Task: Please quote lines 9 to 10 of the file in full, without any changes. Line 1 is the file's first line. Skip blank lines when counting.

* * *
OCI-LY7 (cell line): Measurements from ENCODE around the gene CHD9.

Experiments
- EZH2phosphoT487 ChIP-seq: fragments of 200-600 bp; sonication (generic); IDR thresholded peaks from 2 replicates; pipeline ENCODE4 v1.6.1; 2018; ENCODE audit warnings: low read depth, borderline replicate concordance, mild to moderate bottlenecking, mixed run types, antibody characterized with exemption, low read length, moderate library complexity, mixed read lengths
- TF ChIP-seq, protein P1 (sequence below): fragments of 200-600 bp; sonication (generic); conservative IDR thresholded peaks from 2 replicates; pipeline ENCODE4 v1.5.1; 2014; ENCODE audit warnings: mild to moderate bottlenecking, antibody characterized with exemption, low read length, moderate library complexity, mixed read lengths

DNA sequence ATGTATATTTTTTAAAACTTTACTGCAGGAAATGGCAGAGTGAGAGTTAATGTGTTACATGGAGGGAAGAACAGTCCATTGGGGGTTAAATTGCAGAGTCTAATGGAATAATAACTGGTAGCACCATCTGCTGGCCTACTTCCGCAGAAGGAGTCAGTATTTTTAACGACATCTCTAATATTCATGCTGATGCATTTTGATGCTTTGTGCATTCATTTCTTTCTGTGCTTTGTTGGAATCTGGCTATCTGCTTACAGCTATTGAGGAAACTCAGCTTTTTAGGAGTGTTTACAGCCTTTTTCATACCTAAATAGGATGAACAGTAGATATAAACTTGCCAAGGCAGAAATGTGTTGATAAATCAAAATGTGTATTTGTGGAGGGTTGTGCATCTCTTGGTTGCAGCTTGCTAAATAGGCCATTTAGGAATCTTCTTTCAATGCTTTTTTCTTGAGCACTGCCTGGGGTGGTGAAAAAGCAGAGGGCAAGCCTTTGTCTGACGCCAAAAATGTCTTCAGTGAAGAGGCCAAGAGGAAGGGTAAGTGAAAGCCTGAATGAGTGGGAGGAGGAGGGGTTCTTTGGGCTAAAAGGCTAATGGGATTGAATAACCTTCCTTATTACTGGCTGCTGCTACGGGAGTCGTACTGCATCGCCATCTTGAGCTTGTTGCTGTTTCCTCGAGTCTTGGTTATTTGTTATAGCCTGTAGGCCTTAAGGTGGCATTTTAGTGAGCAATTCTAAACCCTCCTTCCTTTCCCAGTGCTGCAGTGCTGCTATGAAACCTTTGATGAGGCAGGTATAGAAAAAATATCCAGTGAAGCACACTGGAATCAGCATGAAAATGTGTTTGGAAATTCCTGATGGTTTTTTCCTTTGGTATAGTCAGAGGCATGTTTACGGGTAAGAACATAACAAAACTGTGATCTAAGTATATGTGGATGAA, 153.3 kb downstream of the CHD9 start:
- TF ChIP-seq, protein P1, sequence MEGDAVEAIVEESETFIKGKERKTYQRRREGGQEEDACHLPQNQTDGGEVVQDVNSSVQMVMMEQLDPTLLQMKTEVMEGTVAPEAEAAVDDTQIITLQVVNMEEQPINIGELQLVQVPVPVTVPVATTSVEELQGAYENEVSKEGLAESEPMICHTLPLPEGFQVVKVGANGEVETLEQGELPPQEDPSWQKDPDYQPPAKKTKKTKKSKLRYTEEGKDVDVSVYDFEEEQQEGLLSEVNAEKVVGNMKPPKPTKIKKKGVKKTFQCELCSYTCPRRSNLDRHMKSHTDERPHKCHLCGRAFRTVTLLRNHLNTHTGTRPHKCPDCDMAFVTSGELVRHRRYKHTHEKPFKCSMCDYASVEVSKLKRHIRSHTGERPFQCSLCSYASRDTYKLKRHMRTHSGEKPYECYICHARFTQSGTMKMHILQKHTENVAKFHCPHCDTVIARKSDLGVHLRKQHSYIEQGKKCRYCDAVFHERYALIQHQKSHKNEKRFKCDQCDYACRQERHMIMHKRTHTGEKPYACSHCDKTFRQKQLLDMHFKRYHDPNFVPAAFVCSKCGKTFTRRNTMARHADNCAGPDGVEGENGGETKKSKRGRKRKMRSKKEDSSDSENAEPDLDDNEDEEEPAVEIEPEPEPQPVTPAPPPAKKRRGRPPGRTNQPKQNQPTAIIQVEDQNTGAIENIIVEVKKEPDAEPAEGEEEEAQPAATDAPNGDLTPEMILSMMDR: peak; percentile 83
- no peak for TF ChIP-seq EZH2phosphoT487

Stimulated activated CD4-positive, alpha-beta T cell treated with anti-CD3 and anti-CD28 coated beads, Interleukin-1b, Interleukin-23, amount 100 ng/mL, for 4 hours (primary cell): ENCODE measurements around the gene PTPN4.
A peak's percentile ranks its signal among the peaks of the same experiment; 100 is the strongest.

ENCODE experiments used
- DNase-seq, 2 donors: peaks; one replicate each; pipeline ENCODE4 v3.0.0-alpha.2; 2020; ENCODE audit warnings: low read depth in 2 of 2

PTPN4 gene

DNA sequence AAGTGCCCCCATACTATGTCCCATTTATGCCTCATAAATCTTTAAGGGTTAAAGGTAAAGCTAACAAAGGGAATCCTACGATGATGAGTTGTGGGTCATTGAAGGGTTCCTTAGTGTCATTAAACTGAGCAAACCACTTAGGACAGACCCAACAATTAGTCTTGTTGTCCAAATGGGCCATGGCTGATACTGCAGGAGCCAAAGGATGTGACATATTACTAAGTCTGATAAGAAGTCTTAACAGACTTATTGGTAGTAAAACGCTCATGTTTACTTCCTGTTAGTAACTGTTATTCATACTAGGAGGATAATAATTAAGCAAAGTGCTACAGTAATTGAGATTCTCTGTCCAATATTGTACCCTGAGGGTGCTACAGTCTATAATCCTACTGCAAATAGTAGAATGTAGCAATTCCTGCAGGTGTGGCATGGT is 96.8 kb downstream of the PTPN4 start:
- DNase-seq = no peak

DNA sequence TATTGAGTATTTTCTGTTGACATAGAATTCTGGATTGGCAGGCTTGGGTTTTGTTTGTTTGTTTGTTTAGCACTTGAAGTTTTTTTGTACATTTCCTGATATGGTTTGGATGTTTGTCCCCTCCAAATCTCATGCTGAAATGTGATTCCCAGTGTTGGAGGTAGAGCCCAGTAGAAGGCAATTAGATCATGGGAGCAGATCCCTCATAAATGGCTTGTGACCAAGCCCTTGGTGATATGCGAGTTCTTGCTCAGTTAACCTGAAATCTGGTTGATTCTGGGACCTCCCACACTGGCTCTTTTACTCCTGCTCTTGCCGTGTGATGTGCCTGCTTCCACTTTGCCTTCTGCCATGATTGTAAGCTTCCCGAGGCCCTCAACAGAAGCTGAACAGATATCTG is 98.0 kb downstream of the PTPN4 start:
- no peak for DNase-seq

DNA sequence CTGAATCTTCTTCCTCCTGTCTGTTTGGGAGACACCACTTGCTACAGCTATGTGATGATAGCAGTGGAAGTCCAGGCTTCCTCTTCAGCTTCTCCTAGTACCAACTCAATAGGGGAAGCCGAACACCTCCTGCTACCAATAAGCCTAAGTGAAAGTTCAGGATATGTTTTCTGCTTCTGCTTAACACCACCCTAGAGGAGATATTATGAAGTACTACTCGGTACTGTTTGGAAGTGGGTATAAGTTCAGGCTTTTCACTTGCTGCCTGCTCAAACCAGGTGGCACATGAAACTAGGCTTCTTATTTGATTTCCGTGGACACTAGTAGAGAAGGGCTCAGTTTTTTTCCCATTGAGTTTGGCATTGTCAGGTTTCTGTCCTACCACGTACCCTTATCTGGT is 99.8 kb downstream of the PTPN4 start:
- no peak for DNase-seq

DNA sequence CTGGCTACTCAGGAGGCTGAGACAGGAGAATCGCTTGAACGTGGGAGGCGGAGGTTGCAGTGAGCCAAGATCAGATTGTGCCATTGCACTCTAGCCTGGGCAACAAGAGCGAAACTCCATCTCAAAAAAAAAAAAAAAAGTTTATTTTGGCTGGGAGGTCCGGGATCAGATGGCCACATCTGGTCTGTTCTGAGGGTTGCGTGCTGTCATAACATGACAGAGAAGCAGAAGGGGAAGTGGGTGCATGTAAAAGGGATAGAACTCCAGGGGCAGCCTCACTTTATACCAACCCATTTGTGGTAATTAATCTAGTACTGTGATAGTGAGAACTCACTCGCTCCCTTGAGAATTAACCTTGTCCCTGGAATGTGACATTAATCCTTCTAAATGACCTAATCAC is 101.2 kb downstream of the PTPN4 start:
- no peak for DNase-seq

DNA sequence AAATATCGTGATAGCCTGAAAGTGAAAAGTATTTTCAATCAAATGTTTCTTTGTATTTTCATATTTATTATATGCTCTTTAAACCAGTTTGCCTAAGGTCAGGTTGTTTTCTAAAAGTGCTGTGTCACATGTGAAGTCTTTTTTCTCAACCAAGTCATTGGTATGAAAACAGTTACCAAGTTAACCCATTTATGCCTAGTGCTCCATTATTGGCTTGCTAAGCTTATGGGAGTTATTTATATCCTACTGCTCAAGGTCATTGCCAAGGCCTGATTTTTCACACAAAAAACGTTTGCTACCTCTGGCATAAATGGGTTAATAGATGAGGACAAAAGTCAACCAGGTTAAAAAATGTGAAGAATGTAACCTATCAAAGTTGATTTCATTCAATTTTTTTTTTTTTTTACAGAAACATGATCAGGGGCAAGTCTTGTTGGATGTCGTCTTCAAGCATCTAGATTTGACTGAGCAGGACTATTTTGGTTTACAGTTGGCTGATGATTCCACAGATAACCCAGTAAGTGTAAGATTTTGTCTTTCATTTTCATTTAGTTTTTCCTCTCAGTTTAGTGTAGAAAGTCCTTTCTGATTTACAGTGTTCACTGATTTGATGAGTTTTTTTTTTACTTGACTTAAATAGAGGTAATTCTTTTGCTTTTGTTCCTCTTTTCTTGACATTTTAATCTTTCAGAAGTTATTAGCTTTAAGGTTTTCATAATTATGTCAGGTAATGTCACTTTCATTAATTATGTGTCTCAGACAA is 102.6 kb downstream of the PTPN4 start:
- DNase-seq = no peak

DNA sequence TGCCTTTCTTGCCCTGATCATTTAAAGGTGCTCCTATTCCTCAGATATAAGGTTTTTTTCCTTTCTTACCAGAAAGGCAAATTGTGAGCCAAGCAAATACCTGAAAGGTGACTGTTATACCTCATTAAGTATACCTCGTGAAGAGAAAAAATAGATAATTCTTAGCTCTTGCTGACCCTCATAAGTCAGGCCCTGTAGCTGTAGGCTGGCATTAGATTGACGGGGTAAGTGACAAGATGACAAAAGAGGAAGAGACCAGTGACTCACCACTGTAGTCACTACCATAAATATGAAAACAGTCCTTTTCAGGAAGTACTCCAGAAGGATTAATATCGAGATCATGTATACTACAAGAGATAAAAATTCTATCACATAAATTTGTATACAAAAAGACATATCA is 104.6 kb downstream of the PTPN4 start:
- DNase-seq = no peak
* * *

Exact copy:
A peak's percentile ranks its signal among the peaks of the same experiment; 100 is the strongest.

ENCODE experiments used